Surveying the Domesday Book
Imprint: Windgather Press
168 Pages, 7.3 x 9.7 in
- March 2022
- In Stock
The main aim of this work is to calculate a timetable for the creation of the Domesday survey. In order to do so, it is necessary to analyze the text and to use ‘reverse engineering’ to determine the survey’s purpose, what data was collected, the volume of it and how it was used.
Clearly, the purpose was fiscal because the text and the format of the data are not usable as either a land register or an estate management terrier. The data captured are much more narrowly based than usually acknowledged. It is land-based and excludes the built environment. It is not a complete record of either the agricultural workforce or livestock numbers.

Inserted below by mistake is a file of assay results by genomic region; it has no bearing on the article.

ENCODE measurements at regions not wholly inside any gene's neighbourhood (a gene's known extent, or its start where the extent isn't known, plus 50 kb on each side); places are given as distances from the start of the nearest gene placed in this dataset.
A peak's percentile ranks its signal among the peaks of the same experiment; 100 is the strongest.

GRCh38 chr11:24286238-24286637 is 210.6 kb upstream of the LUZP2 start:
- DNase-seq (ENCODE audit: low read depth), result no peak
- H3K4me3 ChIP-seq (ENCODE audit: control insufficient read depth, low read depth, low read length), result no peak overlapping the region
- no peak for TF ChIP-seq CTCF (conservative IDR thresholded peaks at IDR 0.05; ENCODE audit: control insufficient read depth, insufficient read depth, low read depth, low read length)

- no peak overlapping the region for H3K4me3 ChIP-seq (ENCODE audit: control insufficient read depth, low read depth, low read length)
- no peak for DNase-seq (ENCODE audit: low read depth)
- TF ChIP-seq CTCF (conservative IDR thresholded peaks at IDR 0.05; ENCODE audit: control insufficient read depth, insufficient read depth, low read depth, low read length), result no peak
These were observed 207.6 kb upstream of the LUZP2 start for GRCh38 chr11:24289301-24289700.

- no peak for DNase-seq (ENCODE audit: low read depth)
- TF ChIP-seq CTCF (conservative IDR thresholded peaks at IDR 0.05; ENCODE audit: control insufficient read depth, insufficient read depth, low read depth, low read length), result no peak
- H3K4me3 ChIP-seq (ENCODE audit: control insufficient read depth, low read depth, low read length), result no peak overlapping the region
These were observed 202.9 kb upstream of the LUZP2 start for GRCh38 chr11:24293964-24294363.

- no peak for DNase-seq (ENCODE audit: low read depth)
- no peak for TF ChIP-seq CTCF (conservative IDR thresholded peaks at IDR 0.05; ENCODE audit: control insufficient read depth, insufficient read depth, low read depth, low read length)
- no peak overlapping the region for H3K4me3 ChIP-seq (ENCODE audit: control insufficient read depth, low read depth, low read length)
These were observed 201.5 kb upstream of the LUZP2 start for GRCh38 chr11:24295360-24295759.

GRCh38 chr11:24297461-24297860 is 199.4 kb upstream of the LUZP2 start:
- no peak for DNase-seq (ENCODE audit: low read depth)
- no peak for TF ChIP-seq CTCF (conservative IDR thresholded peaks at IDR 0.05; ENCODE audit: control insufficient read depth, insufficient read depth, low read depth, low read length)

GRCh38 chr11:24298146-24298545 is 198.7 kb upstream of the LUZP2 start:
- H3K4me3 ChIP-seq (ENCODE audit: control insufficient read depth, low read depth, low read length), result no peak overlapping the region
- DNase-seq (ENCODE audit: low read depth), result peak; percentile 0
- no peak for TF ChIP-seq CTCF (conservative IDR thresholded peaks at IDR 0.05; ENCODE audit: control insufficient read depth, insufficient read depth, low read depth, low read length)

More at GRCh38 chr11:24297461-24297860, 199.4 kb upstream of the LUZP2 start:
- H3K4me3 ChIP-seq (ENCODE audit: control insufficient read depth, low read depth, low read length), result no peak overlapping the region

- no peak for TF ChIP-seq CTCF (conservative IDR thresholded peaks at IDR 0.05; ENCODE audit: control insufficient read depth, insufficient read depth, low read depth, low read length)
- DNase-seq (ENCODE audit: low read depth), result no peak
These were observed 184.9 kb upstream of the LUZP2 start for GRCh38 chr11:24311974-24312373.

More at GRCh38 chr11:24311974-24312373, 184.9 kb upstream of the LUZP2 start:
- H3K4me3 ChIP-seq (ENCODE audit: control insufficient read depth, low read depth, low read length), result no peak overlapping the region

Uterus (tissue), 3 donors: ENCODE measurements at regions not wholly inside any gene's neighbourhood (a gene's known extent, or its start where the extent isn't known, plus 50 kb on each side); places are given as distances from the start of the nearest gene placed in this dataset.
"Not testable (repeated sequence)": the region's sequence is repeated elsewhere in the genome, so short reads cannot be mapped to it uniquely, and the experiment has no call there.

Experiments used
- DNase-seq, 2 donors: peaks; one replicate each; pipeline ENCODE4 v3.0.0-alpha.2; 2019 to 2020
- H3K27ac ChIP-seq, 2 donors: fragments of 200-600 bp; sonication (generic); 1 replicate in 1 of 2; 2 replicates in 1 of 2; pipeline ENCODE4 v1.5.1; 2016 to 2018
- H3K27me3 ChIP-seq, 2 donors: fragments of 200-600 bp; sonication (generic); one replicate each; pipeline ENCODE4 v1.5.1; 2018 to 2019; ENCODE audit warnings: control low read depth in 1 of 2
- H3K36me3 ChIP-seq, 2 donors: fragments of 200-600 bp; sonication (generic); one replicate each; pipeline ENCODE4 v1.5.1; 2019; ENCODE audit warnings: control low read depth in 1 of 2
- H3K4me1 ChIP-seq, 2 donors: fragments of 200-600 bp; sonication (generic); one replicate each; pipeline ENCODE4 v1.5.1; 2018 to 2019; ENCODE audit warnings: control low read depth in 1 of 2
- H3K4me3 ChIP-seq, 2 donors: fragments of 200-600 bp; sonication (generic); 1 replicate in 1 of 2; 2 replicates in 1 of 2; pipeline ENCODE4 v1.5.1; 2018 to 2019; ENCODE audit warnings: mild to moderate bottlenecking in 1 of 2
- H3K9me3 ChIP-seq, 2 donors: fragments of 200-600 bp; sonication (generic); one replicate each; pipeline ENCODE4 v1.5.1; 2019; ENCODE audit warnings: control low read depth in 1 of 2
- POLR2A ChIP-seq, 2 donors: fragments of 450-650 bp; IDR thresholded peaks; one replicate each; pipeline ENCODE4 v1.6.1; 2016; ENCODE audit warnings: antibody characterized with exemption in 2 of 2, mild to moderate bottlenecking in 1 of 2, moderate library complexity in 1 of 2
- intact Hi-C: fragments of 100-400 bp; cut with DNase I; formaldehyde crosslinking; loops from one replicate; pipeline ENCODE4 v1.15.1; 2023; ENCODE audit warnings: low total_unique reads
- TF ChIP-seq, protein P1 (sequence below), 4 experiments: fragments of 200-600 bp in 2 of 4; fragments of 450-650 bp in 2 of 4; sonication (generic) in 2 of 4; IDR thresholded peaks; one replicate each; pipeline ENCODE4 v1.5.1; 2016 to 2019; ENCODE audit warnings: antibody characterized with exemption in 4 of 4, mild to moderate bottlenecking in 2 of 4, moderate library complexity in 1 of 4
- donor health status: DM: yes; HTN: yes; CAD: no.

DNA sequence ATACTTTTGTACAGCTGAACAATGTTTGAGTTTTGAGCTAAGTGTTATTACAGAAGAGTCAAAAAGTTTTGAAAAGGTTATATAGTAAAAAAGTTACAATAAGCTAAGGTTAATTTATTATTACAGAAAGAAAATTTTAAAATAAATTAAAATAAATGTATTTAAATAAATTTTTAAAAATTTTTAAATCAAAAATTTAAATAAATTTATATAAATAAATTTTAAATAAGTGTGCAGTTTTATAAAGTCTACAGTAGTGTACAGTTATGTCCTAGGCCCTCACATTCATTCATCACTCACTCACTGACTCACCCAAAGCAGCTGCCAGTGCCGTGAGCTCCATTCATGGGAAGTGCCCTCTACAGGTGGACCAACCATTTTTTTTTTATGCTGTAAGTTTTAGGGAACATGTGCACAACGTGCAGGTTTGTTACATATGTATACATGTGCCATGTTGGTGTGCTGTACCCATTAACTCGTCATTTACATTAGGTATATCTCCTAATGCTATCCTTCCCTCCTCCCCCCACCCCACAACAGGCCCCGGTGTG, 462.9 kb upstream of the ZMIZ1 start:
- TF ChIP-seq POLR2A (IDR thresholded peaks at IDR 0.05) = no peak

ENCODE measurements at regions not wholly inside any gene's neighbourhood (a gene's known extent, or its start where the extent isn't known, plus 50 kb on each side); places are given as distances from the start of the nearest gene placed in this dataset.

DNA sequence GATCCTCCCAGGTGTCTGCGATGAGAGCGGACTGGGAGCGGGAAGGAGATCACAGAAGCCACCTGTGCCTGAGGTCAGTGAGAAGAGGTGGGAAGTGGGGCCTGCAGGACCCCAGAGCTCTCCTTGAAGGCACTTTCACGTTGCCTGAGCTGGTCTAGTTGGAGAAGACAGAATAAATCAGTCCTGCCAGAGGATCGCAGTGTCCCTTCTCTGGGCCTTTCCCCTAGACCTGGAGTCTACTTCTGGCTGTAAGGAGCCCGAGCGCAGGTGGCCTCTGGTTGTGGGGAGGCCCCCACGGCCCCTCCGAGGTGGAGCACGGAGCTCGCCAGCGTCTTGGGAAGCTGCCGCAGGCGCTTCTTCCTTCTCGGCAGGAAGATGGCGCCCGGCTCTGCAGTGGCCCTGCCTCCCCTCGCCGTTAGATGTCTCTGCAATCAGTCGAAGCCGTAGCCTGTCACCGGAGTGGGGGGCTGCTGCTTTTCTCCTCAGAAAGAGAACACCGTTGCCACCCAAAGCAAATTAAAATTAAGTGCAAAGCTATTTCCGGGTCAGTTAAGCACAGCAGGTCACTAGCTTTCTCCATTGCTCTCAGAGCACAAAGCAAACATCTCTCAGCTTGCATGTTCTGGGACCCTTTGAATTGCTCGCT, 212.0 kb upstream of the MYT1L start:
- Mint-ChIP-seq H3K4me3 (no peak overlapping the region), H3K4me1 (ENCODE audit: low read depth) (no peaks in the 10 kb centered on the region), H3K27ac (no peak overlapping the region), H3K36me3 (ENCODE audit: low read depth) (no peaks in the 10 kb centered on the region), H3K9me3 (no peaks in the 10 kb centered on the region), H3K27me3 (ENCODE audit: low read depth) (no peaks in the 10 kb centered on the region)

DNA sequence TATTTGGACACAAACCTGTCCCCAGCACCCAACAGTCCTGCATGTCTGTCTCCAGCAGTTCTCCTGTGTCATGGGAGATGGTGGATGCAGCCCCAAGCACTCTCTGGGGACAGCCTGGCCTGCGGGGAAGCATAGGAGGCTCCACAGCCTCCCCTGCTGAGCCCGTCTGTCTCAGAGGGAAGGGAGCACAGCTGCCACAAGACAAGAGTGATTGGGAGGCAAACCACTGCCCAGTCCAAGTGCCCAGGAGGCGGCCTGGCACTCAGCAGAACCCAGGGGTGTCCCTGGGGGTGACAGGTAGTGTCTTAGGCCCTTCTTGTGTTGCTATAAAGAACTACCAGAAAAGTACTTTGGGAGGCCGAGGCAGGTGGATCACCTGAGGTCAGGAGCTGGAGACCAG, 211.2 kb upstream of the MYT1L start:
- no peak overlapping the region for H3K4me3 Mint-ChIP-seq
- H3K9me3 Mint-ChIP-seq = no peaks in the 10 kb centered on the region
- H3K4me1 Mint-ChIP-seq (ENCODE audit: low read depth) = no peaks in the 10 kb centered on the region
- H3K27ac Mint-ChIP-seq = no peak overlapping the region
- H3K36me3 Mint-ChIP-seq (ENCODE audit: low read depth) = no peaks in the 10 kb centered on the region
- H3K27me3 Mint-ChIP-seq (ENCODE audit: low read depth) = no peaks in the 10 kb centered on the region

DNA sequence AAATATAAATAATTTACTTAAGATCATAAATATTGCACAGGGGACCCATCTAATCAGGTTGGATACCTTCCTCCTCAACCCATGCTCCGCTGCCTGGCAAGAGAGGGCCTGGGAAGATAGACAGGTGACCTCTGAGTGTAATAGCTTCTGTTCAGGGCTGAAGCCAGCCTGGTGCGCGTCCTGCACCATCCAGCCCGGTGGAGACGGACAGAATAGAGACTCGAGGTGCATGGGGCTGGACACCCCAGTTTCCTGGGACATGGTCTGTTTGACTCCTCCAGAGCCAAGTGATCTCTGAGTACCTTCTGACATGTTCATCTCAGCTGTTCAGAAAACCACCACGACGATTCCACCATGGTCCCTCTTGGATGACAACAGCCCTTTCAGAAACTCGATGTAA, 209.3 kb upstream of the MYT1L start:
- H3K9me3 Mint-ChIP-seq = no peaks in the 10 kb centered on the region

Logistics indicate that the survey could not have been fully completed within the year of 1086. It is highly likely that substantial preparatory work had been done before the Christmas meeting in 1085. The final version in a single hand could not have been completed before King William’s death in September 1087.
The Domesday survey was a revaluation of the hidage assessment system using the same underlying concept and the same administrative machinery, but updating the data and adding monetary values. Although the survey provided a sound cadastre, it was never used to collect tax directly. It was therefore a fiscal failure.
Glossary of terms
1. A surveyor’s perspective
2. Why was the Domesday Survey undertaken?
3. What does Domesday record?
5. The Boroughs
6. The logistics
Appendix A. Agricultural & estate management in the 11th century
Appendix B. Agricultural labour and the Domesday survey
Appendix C. Agriculture, Livestock and Land Use
Appendix D. Landholders and totals
Appendix E. Cornish comparison
Appendix F. Capital sales evidence
Appendix G. Cambridgeshire Shire Reeve Picot’s property empire
Appendix H. Surveying a village
“[…]I found this book fascinating. It gave me a completely new perspective on the Domesday Book.” ~Thoroton Society